A Lesson for Innovators: iPotty, the Worst Toy of 2013

Check out yet another innovative way to decrease the amount of time we spend each day interacting with our children: The iPad potty-training seat:

iPad potty-training seat

Now you can let the iPad potty train your child!

Now, my children are WAY beyond potty training, and I’m still bleaching smears off the bathroom walls. I can’t even imagine cleaning up after a potty-training toddler who hasn’t even begun to perfect his aim, and likely won’t because his fingers are too busy playing on his iPad.

I’m all for technological innovations that improve the quality of our lives, that help us form healthy habits, that remind us when it’s time to get up and move around. The manufacturer, CTA, claims that a chief complaint of parents is that they can’t keep the attention of their children long enough to get them to sit (and use) the potty. While this is true – somehow song and dance, reading books to them (that I held – no pooey hands on library books please!) certainly did the trick for us. As an added bonus, my kids learned how to sing, how to interact with people, and yes… even sat on the potty chair while I used the “big potty.”

There have to be some technology-free zones in our homes. The bathroom seems like a no-brainer. According to the American Academy of Pediatrics, children under the age of 2 should avoid television and other entertainment media because their brains are developing so much at this early age. It seems to me that innovators should have some ethical responsibility to their customers. It’s one thing to build an app that works for a few weeks, but doesn’t keep my attention long enough to actually bring about lasting behavior change. It’s altogether different to develop a product that claims to help toddlers developmentally while potentially doing the exact opposite. Some are calling this the worst toy of 2013. I hope CTA throws in a free container of Clorox wipes with every purchase.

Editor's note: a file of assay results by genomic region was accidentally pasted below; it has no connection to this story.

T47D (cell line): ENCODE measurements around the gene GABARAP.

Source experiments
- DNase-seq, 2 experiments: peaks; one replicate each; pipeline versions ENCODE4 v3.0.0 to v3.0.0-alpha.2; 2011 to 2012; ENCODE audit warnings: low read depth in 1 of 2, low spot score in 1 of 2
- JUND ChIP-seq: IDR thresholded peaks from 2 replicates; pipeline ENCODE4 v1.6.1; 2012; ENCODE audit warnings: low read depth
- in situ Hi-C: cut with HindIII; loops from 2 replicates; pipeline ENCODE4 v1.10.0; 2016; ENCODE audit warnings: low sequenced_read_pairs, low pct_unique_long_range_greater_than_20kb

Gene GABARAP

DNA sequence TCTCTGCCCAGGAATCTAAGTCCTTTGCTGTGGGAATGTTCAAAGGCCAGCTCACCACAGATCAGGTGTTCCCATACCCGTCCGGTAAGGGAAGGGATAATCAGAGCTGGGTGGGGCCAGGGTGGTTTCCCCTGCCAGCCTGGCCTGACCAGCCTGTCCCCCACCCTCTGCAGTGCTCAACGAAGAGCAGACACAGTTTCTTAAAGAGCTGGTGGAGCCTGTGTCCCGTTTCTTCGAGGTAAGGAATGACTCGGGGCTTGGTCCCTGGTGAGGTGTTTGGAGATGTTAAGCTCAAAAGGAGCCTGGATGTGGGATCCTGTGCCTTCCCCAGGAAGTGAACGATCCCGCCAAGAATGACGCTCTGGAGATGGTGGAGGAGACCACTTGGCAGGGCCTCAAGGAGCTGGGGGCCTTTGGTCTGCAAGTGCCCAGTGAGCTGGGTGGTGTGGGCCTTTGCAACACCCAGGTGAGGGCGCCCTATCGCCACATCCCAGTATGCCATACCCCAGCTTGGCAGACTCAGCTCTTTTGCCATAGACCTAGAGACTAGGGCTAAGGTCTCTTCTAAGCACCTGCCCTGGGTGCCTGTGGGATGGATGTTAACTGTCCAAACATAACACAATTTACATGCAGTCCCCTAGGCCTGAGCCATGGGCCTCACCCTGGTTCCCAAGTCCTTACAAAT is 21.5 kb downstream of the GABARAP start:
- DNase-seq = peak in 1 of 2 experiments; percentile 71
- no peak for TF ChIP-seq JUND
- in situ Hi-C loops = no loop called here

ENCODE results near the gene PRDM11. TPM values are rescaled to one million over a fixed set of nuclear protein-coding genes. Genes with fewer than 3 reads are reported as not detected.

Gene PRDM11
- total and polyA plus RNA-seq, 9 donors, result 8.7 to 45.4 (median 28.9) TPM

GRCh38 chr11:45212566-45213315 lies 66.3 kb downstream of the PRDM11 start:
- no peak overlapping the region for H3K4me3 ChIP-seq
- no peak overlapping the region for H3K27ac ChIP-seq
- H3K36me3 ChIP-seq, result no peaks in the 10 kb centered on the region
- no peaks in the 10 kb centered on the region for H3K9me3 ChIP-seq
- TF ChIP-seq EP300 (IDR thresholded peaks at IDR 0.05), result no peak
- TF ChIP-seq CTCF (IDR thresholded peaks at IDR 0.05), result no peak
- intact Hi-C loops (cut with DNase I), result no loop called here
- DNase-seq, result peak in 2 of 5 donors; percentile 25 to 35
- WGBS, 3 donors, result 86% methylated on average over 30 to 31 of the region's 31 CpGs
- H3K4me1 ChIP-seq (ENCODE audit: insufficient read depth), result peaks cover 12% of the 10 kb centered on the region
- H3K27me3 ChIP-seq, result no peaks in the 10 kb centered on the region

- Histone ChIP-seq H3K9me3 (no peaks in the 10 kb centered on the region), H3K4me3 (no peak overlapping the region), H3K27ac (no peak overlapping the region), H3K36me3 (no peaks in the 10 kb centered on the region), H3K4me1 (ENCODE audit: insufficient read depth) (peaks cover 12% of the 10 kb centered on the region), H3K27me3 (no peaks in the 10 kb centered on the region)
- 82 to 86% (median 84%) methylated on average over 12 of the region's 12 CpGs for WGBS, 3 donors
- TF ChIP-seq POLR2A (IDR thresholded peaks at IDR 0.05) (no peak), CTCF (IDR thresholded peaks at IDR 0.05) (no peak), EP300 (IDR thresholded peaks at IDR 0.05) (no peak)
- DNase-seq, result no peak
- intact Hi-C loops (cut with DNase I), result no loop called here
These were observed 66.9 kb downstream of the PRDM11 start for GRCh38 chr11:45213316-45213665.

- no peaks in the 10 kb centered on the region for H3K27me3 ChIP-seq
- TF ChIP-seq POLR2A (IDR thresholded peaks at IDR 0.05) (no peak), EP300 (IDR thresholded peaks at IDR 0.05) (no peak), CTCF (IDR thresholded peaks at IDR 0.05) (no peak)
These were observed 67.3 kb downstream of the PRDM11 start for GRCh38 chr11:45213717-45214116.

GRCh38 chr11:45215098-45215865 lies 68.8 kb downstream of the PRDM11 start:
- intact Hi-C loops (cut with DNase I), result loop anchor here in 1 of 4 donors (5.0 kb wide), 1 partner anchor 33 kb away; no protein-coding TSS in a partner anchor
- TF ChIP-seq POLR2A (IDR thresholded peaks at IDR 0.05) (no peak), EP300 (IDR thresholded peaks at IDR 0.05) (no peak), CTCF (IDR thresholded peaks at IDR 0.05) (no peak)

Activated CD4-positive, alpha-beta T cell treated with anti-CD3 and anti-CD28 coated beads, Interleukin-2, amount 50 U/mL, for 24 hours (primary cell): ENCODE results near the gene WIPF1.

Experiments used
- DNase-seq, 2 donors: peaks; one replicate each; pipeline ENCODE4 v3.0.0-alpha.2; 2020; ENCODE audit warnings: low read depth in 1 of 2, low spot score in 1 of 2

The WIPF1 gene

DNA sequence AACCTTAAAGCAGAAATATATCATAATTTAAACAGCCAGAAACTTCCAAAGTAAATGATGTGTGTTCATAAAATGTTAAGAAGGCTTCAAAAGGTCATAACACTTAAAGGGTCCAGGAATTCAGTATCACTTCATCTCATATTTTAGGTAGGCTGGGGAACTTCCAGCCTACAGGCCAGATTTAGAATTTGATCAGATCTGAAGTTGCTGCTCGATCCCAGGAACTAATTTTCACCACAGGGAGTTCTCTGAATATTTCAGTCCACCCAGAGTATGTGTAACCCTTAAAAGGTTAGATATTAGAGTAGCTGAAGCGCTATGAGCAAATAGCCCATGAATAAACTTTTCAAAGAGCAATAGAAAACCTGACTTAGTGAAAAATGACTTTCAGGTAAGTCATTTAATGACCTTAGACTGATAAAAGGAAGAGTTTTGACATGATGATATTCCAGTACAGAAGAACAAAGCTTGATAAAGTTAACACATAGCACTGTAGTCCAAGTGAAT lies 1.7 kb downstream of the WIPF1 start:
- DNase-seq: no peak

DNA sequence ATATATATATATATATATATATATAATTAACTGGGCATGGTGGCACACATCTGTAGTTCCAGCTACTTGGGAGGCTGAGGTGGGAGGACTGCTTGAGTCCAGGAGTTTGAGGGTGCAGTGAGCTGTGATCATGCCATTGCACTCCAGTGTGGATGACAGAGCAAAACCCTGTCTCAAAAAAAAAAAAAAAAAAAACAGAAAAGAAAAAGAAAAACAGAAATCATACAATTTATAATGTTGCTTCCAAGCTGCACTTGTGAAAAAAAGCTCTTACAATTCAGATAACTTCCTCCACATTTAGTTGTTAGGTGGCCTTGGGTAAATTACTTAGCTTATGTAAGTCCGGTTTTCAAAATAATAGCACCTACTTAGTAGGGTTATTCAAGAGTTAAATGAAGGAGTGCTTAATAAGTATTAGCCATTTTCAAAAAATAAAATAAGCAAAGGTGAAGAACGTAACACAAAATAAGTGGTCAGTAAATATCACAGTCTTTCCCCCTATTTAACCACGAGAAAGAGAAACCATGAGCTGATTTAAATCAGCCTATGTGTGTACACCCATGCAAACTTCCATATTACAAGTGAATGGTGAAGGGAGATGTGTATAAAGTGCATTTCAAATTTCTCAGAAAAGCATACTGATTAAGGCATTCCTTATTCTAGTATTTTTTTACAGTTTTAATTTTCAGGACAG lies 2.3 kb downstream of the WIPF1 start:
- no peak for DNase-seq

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Writing winning email press releases

5 easy ways to get the attention of the press using email press releases

OK, so your company is launching a new product that will forever change the way healthcare is delivered. Or you’ve developed new software to help corporations manage customer relationships. Or you’ve discovered a new species of potato bug and can’t wait to share your knowledge with the world. You write a press release and blast it out to every possible editor or content curator you can find.

Enter me, on my first day as managing editor of a magazine that’s not had an editor for nearly six weeks. And no one has checked the former editor’s email. There are 1,007 emails for me to sort through, most of them press releases.

Here’s how to get my attention:

1. Start the subject line with the words: PRESS RELEASE. Then give me a headline that summarizes the release in 10 words or less.

2. Use correct grammar – if you don’t, you’re not a credible PR person in my book. Yes, this even includes the subject line.

3. Know who I am. Don’t pitch me a new mascara line when I work for a business management magazine.

4. Put the important information first, and the company description last.

5. Include contact information.

 

Any other communication/PR professionals have tips to share?